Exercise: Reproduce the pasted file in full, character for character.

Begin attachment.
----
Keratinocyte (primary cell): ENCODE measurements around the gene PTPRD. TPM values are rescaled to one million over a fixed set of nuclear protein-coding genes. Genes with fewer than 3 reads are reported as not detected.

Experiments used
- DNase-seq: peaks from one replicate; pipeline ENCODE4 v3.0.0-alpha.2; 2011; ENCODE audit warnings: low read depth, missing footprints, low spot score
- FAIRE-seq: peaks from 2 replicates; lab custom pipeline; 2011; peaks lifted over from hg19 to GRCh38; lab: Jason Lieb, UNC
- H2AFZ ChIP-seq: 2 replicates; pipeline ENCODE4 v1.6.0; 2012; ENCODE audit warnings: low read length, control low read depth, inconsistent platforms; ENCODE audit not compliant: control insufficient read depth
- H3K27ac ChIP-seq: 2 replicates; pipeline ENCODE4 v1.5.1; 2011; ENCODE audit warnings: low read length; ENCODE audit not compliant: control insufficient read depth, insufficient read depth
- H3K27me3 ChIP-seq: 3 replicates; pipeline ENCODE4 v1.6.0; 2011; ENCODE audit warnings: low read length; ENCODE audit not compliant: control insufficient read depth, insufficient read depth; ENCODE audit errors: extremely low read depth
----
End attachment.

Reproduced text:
Keratinocyte (primary cell): ENCODE measurements around the gene PTPRD. TPM values are rescaled to one million over a fixed set of nuclear protein-coding genes. Genes with fewer than 3 reads are reported as not detected.

Experiments used
- DNase-seq: peaks from one replicate; pipeline ENCODE4 v3.0.0-alpha.2; 2011; ENCODE audit warnings: low read depth, missing footprints, low spot score
- FAIRE-seq: peaks from 2 replicates; lab custom pipeline; 2011; peaks lifted over from hg19 to GRCh38; lab: Jason Lieb, UNC
- H2AFZ ChIP-seq: 2 replicates; pipeline ENCODE4 v1.6.0; 2012; ENCODE audit warnings: low read length, control low read depth, inconsistent platforms; ENCODE audit not compliant: control insufficient read depth
- H3K27ac ChIP-seq: 2 replicates; pipeline ENCODE4 v1.5.1; 2011; ENCODE audit warnings: low read length; ENCODE audit not compliant: control insufficient read depth, insufficient read depth
- H3K27me3 ChIP-seq: 3 replicates; pipeline ENCODE4 v1.6.0; 2011; ENCODE audit warnings: low read length; ENCODE audit not compliant: control insufficient read depth, insufficient read depth; ENCODE audit errors: extremely low read depth